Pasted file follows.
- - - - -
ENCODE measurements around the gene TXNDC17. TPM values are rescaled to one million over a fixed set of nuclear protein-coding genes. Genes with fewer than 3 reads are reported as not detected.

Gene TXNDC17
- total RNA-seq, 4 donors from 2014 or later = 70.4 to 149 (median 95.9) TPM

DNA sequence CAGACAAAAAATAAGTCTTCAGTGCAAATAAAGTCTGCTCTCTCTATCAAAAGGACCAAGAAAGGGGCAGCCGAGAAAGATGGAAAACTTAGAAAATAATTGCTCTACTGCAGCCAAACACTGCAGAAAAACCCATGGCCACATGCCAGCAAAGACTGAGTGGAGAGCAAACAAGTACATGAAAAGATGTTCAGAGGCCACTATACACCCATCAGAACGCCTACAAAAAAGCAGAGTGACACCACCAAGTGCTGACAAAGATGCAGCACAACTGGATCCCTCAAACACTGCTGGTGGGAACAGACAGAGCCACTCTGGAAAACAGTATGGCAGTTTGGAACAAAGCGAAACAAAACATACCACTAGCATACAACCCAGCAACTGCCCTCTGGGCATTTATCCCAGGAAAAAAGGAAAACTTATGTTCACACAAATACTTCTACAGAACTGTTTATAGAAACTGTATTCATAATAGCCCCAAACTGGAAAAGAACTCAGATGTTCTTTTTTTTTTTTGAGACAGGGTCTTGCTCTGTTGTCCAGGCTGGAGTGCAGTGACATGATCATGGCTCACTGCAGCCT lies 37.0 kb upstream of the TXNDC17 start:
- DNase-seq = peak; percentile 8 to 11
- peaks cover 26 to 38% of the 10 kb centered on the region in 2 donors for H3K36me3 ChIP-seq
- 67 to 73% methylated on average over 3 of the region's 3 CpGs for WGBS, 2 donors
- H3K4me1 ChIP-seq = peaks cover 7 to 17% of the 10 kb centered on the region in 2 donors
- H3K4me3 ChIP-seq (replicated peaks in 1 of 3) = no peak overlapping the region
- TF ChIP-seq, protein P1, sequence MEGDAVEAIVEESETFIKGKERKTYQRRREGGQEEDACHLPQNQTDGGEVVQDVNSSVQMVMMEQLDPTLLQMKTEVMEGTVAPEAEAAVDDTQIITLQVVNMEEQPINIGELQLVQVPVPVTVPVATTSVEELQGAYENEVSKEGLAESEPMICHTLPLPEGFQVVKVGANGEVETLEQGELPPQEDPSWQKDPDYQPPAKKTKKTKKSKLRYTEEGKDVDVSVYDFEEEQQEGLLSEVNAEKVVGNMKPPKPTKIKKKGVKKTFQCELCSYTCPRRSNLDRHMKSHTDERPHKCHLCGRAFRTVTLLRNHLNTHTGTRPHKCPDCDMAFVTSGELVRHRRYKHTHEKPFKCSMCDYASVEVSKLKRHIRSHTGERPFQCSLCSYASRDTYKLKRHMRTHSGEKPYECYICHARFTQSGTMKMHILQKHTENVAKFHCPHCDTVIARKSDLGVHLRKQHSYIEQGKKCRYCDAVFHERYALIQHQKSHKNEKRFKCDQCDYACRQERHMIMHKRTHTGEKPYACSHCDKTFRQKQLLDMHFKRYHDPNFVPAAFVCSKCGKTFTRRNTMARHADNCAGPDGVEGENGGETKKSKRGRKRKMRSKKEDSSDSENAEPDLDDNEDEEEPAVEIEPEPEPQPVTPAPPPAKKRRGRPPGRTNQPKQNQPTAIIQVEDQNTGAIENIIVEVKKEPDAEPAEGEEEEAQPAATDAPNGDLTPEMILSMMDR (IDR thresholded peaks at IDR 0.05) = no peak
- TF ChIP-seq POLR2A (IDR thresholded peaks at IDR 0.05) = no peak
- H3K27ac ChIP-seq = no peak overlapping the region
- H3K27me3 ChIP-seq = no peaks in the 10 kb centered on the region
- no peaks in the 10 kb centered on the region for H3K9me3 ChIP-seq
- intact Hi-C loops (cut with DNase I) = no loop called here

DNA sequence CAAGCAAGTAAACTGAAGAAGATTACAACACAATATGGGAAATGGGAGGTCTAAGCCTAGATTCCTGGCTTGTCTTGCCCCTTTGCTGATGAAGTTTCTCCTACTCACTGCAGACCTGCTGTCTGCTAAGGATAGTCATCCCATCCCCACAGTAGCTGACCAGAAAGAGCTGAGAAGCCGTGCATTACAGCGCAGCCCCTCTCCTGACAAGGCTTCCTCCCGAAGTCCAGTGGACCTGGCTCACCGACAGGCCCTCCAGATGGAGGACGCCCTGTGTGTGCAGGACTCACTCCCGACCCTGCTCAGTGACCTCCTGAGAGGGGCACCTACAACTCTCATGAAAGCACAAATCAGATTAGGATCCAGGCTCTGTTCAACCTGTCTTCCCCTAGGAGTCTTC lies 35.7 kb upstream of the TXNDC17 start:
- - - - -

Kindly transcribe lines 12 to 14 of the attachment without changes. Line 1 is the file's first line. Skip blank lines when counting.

- H3K27ac ChIP-seq = no peak overlapping the region
- H3K27me3 ChIP-seq = no peaks in the 10 kb centered on the region
- no peaks in the 10 kb centered on the region for H3K9me3 ChIP-seq